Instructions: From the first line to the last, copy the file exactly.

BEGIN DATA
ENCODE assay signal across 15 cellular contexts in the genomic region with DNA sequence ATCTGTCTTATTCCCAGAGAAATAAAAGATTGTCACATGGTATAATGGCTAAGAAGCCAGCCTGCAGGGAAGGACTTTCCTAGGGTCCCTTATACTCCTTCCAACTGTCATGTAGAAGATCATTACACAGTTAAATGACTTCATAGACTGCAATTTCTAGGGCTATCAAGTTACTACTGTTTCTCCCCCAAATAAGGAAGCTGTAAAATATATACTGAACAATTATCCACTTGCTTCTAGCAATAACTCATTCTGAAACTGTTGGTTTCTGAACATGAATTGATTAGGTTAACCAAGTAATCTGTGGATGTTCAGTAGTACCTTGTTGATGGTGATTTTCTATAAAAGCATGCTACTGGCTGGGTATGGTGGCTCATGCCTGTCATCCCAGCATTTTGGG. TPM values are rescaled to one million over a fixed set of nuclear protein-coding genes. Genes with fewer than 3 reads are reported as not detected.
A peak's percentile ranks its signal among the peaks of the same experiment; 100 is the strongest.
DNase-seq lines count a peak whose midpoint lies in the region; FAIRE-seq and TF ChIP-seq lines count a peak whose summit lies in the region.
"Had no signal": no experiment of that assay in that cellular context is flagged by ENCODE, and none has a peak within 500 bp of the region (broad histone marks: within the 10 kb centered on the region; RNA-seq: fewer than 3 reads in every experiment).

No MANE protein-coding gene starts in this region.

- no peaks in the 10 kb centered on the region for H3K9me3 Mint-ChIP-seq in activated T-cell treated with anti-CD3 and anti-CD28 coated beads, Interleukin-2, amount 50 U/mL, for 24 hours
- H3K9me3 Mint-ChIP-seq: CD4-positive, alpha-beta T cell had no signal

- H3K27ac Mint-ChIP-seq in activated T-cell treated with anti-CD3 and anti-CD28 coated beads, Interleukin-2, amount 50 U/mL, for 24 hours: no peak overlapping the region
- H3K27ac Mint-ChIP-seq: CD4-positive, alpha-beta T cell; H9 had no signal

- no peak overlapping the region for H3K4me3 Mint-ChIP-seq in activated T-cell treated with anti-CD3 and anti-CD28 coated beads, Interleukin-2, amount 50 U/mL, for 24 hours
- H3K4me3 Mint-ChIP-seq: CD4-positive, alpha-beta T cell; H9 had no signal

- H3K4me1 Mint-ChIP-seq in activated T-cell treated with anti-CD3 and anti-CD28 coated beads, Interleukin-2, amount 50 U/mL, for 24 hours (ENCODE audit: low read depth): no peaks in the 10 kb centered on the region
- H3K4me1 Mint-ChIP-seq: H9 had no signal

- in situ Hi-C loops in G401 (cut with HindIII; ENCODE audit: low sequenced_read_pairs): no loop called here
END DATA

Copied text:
ENCODE assay signal across 15 cellular contexts in the genomic region with DNA sequence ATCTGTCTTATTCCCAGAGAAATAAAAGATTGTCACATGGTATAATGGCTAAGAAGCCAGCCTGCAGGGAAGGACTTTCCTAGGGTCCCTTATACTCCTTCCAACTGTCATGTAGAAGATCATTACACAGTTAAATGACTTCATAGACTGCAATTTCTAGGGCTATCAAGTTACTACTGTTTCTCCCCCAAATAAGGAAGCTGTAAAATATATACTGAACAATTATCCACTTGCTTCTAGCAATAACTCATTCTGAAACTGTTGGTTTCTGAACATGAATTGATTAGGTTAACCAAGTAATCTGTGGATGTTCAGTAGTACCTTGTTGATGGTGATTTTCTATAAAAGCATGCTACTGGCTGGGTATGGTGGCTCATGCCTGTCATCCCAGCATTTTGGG. TPM values are rescaled to one million over a fixed set of nuclear protein-coding genes. Genes with fewer than 3 reads are reported as not detected.
A peak's percentile ranks its signal among the peaks of the same experiment; 100 is the strongest.
DNase-seq lines count a peak whose midpoint lies in the region; FAIRE-seq and TF ChIP-seq lines count a peak whose summit lies in the region.
"Had no signal": no experiment of that assay in that cellular context is flagged by ENCODE, and none has a peak within 500 bp of the region (broad histone marks: within the 10 kb centered on the region; RNA-seq: fewer than 3 reads in every experiment).

No MANE protein-coding gene starts in this region.

- no peaks in the 10 kb centered on the region for H3K9me3 Mint-ChIP-seq in activated T-cell treated with anti-CD3 and anti-CD28 coated beads, Interleukin-2, amount 50 U/mL, for 24 hours
- H3K9me3 Mint-ChIP-seq: CD4-positive, alpha-beta T cell had no signal

- H3K27ac Mint-ChIP-seq in activated T-cell treated with anti-CD3 and anti-CD28 coated beads, Interleukin-2, amount 50 U/mL, for 24 hours: no peak overlapping the region
- H3K27ac Mint-ChIP-seq: CD4-positive, alpha-beta T cell; H9 had no signal

- no peak overlapping the region for H3K4me3 Mint-ChIP-seq in activated T-cell treated with anti-CD3 and anti-CD28 coated beads, Interleukin-2, amount 50 U/mL, for 24 hours
- H3K4me3 Mint-ChIP-seq: CD4-positive, alpha-beta T cell; H9 had no signal

- H3K4me1 Mint-ChIP-seq in activated T-cell treated with anti-CD3 and anti-CD28 coated beads, Interleukin-2, amount 50 U/mL, for 24 hours (ENCODE audit: low read depth): no peaks in the 10 kb centered on the region
- H3K4me1 Mint-ChIP-seq: H9 had no signal

- in situ Hi-C loops in G401 (cut with HindIII; ENCODE audit: low sequenced_read_pairs): no loop called here